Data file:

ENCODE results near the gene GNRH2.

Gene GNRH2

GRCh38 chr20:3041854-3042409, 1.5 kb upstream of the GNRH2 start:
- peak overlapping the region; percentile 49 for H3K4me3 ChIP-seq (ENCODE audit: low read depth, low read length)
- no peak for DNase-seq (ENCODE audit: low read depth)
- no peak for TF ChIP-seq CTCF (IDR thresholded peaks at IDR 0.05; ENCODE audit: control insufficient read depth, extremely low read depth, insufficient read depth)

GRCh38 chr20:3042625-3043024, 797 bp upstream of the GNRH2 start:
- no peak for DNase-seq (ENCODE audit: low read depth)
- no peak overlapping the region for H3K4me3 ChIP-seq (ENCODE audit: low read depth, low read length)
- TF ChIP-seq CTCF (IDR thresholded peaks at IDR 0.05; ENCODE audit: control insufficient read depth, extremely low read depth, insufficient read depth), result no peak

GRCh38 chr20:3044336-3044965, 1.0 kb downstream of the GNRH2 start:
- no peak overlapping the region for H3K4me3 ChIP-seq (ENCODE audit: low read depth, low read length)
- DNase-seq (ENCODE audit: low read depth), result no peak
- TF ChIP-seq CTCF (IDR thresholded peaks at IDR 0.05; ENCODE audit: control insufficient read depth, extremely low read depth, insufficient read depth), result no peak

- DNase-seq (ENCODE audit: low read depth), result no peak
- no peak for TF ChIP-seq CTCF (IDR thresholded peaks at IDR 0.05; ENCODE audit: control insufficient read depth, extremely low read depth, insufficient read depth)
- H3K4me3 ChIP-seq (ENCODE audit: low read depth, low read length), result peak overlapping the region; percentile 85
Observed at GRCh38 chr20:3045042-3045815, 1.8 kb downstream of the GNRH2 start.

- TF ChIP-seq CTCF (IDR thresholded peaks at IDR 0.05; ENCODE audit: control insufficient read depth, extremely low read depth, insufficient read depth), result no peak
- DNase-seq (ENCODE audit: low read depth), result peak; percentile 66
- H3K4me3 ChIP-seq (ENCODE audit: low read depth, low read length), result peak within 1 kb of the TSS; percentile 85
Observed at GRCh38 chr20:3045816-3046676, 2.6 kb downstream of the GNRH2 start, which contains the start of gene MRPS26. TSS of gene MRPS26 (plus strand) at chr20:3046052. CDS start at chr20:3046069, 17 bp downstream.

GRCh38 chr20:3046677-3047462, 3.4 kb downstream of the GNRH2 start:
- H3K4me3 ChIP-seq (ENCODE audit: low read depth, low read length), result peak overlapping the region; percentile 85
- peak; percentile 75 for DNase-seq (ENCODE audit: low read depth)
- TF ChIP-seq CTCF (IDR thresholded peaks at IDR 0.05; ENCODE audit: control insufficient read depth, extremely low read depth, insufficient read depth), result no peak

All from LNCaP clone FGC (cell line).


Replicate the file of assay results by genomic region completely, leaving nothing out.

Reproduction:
ENCODE results near the gene GNRH2.

Gene GNRH2

GRCh38 chr20:3041854-3042409, 1.5 kb upstream of the GNRH2 start:
- peak overlapping the region; percentile 49 for H3K4me3 ChIP-seq (ENCODE audit: low read depth, low read length)
- no peak for DNase-seq (ENCODE audit: low read depth)
- no peak for TF ChIP-seq CTCF (IDR thresholded peaks at IDR 0.05; ENCODE audit: control insufficient read depth, extremely low read depth, insufficient read depth)

GRCh38 chr20:3042625-3043024, 797 bp upstream of the GNRH2 start:
- no peak for DNase-seq (ENCODE audit: low read depth)
- no peak overlapping the region for H3K4me3 ChIP-seq (ENCODE audit: low read depth, low read length)
- TF ChIP-seq CTCF (IDR thresholded peaks at IDR 0.05; ENCODE audit: control insufficient read depth, extremely low read depth, insufficient read depth), result no peak

GRCh38 chr20:3044336-3044965, 1.0 kb downstream of the GNRH2 start:
- no peak overlapping the region for H3K4me3 ChIP-seq (ENCODE audit: low read depth, low read length)
- DNase-seq (ENCODE audit: low read depth), result no peak
- TF ChIP-seq CTCF (IDR thresholded peaks at IDR 0.05; ENCODE audit: control insufficient read depth, extremely low read depth, insufficient read depth), result no peak

- DNase-seq (ENCODE audit: low read depth), result no peak
- no peak for TF ChIP-seq CTCF (IDR thresholded peaks at IDR 0.05; ENCODE audit: control insufficient read depth, extremely low read depth, insufficient read depth)
- H3K4me3 ChIP-seq (ENCODE audit: low read depth, low read length), result peak overlapping the region; percentile 85
Observed at GRCh38 chr20:3045042-3045815, 1.8 kb downstream of the GNRH2 start.

- TF ChIP-seq CTCF (IDR thresholded peaks at IDR 0.05; ENCODE audit: control insufficient read depth, extremely low read depth, insufficient read depth), result no peak
- DNase-seq (ENCODE audit: low read depth), result peak; percentile 66
- H3K4me3 ChIP-seq (ENCODE audit: low read depth, low read length), result peak within 1 kb of the TSS; percentile 85
Observed at GRCh38 chr20:3045816-3046676, 2.6 kb downstream of the GNRH2 start, which contains the start of gene MRPS26. TSS of gene MRPS26 (plus strand) at chr20:3046052. CDS start at chr20:3046069, 17 bp downstream.

GRCh38 chr20:3046677-3047462, 3.4 kb downstream of the GNRH2 start:
- H3K4me3 ChIP-seq (ENCODE audit: low read depth, low read length), result peak overlapping the region; percentile 85
- peak; percentile 75 for DNase-seq (ENCODE audit: low read depth)
- TF ChIP-seq CTCF (IDR thresholded peaks at IDR 0.05; ENCODE audit: control insufficient read depth, extremely low read depth, insufficient read depth), result no peak

All from LNCaP clone FGC (cell line).